Cisco Systems, the biggest maker of equipment that runs the internet, plans to cut about 7 percent of its workforce, trying to recast itself as a provider of software-based systems and services.
The company will eliminate 5,500 positions from its workforce of more than 73,700, Cisco said Wednesday in a statement. Savings from the job reductions will be invested in newer businesses that Cisco expects to fuel sales growth, such as cloud computing and connected devices. The company said it will take charges totaling about $700 million associated with the restructuring.
“We need to make some pretty immediate shifts in our portfolio,” Cisco CEO Chuck Robbins said. “We have rapidly shifting customer expectations. The winners in the future will be the ones that understand those dynamics.”
Robbins, who took over in July 2015, has been working to rekindle growth by shifting Cisco toward software-based networking, security and management products, which customers increasingly prefer because they’re less expensive and more versatile. Cutting Cisco’s workforce may give Robbins the resources to speed the company’s transition, potentially helping it take advantage of stronger demand in markets such as security, which grew 16 percent in the fourth quarter, and collaboration, where sales rose 6 percent.
“We are looking at the areas where we believe growth will come faster,” Robbins said on a conference call. “It’s not that we’re ignoring one in favor of another; we just want to make sure our investments are commensurate with the growth opportunity.”
“Cisco is plodding along,” said David Heger, an analyst at Edward Jones & Co. “They’re not overall declining. That’s a signal that they’re managing the transition fairly well.”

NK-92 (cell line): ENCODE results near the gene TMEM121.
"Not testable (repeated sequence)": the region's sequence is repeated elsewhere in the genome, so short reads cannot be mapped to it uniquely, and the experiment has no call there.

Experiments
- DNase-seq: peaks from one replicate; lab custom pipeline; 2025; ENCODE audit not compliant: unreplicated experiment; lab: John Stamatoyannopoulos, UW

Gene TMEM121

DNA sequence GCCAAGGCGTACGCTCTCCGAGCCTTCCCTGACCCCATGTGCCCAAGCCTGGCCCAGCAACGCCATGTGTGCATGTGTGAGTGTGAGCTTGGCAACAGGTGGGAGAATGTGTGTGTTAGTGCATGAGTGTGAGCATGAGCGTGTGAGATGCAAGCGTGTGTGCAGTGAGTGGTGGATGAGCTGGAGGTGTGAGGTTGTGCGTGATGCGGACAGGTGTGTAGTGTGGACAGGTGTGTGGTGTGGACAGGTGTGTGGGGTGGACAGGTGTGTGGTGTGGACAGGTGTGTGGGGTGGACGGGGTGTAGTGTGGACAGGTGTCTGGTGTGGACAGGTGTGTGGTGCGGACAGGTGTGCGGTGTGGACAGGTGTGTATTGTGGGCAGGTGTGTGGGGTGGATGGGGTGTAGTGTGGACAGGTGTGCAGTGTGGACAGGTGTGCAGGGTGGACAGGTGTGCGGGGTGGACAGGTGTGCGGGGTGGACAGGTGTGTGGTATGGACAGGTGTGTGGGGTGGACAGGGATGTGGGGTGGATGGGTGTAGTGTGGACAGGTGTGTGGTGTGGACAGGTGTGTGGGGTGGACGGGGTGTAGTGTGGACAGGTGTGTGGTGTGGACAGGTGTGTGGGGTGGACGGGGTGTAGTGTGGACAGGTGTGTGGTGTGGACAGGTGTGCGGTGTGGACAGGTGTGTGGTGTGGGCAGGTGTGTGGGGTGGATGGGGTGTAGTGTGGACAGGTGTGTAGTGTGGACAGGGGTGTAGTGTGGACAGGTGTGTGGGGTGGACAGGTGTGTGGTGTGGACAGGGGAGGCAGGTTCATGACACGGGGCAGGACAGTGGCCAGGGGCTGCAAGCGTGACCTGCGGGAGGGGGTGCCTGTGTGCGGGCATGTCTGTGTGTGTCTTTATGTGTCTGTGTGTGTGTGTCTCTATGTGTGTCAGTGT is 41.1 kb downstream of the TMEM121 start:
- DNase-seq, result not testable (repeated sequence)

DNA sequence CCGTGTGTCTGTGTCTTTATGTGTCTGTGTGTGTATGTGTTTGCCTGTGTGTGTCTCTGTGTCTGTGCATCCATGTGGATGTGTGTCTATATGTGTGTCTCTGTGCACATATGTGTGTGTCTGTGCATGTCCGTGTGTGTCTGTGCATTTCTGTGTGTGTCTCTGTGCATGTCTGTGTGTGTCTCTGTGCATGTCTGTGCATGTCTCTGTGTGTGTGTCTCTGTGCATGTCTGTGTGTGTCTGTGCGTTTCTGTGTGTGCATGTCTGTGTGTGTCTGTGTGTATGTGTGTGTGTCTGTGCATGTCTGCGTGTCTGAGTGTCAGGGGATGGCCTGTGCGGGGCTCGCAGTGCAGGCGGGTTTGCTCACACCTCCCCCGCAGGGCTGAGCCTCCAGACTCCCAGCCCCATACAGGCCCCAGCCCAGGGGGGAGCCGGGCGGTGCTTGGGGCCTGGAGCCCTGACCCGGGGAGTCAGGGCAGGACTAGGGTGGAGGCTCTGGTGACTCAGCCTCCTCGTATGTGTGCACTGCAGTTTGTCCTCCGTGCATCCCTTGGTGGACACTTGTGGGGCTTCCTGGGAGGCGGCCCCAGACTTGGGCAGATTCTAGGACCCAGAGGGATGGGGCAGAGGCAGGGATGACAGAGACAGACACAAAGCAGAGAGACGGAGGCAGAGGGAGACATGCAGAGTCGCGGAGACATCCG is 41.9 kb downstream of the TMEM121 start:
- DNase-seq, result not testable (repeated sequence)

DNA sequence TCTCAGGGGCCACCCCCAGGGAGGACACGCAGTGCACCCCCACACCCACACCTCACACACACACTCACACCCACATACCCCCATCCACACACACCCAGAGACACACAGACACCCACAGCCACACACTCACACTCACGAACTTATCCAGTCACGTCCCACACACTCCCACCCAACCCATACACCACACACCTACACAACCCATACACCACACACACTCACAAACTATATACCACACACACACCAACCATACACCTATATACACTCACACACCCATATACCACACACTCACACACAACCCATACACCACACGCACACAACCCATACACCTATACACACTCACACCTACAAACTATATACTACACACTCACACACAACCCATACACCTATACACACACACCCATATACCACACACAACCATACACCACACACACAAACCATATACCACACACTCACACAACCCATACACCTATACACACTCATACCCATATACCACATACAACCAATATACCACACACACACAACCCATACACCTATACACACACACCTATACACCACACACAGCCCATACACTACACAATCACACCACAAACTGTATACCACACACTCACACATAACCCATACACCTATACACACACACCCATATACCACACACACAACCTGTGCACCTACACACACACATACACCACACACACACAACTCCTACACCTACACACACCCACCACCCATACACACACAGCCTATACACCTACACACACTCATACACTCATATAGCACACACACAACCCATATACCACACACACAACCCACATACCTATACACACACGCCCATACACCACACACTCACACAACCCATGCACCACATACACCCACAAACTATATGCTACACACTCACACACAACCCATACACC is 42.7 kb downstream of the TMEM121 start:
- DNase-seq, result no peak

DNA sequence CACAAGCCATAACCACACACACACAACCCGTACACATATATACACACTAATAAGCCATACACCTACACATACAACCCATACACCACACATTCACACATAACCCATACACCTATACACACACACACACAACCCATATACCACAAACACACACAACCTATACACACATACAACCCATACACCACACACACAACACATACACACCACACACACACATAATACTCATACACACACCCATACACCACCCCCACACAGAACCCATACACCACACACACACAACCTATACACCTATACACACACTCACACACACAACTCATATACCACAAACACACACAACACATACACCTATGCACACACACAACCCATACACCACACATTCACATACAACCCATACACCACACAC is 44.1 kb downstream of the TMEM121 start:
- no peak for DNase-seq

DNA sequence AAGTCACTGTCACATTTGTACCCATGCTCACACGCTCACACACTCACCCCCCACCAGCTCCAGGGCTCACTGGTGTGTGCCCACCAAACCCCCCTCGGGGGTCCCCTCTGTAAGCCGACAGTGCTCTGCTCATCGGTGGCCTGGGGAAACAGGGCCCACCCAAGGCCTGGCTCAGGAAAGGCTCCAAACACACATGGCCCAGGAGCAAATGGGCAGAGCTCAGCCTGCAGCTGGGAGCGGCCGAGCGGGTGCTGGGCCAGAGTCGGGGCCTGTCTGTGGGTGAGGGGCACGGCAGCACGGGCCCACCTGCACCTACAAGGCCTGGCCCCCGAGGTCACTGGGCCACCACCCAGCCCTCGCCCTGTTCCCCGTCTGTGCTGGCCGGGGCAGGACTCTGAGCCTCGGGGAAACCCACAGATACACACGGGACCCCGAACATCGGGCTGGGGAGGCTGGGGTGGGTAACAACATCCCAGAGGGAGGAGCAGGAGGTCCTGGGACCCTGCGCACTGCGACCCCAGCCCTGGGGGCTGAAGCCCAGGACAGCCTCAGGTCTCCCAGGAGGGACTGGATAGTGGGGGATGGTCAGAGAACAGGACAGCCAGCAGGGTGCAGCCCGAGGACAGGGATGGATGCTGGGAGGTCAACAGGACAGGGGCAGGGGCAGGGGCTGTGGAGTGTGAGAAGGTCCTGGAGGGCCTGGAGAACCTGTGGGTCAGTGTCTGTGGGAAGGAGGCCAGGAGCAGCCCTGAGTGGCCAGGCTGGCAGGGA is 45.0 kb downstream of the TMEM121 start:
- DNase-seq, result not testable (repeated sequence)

Underlining Cisco’s struggles to revitalize growth, the company Wednesday reported fourth-quarter sales that declined 2 percent from the same quarter a year earlier in a “challenging macro environment.”
Orders in emerging markets and to service providers slowed, hurting router revenue, Robbins said. In times of economic uncertainty, companies try to extend the life of existing equipment, he said. Sales in Cisco’s biggest business unit, switching, increased 2 percent to $3.8 billion, while routing, the second-largest revenue source, fell 6 percent to $1.9 billion.
The headcount reduction was much less than some analysts had speculated and in line with a more typical annual cut of 5 percent, Simon Leopold, an analyst at Raymond James, said in a note. Had the reduction in force been larger, investors would have been concerned that Cisco was signaling “a more challenging sales environment than we had expected.”
The company last announced a large round of layoffs in August 2014, when it eliminated 6,000 positions. Cisco’s workforce is down from the 75,000 it employed in 2013.
Results released in May showed that Robbins is making headway in rejiggering Cisco’s businesses. The company projected sales growth of as much as 3 percent in the period that ended in July, compared with analysts’ projections for a revenue decline. Even so, Robbins said the company still has a long way to go and that earnings are not where they should be.
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